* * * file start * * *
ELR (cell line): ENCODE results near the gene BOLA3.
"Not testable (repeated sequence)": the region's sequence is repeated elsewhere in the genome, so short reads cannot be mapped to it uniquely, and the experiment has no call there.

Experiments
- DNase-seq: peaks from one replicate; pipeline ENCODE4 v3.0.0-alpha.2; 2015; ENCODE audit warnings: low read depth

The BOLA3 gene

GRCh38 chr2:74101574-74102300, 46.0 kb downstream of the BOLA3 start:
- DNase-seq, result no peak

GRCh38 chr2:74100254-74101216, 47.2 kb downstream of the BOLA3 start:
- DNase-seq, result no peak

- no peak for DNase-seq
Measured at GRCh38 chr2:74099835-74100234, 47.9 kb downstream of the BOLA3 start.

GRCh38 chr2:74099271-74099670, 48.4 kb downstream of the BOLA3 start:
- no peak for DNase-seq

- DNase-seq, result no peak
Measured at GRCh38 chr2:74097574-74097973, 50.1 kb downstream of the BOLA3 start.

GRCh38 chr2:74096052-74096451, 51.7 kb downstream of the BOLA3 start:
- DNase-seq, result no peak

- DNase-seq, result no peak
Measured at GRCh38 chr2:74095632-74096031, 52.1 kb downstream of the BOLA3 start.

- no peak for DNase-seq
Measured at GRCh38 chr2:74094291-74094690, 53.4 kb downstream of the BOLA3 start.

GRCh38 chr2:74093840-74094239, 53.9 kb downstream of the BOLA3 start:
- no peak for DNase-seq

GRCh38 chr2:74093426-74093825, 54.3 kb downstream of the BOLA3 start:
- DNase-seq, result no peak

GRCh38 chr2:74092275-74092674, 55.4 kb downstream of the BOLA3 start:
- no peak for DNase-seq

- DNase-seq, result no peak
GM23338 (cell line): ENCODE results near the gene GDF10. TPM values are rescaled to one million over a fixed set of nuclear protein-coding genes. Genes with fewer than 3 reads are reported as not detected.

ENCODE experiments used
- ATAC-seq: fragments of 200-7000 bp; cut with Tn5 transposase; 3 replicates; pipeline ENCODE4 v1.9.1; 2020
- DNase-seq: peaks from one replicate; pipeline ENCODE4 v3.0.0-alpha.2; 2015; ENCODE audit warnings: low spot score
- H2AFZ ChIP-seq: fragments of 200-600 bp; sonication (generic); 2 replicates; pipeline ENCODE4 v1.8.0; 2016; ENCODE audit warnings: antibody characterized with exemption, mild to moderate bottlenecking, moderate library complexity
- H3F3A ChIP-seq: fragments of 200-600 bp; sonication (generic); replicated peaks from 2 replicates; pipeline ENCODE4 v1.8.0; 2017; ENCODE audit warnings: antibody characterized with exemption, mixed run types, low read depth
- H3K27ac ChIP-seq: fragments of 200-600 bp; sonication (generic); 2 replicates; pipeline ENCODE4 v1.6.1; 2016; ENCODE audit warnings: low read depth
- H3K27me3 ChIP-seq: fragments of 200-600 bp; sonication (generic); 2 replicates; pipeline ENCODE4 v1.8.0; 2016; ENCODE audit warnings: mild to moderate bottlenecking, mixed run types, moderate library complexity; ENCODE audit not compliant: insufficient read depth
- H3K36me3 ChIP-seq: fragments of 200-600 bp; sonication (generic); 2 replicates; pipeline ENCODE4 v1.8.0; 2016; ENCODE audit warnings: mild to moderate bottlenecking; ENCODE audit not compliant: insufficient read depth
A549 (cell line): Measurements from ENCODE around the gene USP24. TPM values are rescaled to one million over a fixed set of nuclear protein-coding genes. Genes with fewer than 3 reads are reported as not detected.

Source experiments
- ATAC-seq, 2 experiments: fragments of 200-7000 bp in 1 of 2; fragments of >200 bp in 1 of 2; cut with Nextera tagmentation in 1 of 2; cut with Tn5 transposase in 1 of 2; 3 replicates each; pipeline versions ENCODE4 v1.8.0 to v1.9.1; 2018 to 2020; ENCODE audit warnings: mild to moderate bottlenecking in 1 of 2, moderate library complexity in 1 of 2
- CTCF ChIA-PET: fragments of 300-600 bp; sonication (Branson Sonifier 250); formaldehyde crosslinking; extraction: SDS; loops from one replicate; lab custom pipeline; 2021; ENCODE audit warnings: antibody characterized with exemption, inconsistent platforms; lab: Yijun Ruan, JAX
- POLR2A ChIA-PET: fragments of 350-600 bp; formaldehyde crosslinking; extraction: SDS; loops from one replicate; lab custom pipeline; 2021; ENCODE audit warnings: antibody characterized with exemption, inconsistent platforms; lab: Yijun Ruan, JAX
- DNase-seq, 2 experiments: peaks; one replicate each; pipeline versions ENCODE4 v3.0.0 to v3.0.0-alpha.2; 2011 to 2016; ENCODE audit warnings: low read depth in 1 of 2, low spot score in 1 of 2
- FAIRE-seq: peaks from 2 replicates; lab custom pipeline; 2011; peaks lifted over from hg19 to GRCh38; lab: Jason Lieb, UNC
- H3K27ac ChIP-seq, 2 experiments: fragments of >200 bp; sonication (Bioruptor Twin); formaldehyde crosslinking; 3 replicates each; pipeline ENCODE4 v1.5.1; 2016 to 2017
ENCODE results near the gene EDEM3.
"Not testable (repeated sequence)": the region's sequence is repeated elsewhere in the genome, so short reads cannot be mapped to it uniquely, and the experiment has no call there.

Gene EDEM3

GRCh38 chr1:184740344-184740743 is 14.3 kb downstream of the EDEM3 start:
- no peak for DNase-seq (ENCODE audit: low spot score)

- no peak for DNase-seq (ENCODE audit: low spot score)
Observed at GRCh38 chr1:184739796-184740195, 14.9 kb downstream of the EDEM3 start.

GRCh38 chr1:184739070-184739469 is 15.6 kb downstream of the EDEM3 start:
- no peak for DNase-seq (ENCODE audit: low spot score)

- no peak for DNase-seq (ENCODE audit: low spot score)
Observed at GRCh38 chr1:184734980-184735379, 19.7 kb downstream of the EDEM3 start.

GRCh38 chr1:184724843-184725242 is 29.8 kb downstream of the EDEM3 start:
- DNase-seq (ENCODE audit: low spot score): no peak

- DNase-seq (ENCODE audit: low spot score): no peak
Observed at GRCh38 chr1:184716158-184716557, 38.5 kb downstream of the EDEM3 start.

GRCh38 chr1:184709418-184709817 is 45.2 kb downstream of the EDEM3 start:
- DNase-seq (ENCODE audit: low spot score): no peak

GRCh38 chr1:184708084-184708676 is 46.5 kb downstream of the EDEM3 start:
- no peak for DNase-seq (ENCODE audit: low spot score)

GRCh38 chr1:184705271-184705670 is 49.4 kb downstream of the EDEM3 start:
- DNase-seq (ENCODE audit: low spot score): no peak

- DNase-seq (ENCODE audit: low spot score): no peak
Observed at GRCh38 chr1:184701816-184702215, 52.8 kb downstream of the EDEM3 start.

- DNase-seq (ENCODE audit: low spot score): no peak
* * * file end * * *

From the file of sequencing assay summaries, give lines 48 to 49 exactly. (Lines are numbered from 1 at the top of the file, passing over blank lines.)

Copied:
Gene EDEM3

GRCh38 chr1:184740344-184740743 is 14.3 kb downstream of the EDEM3 start: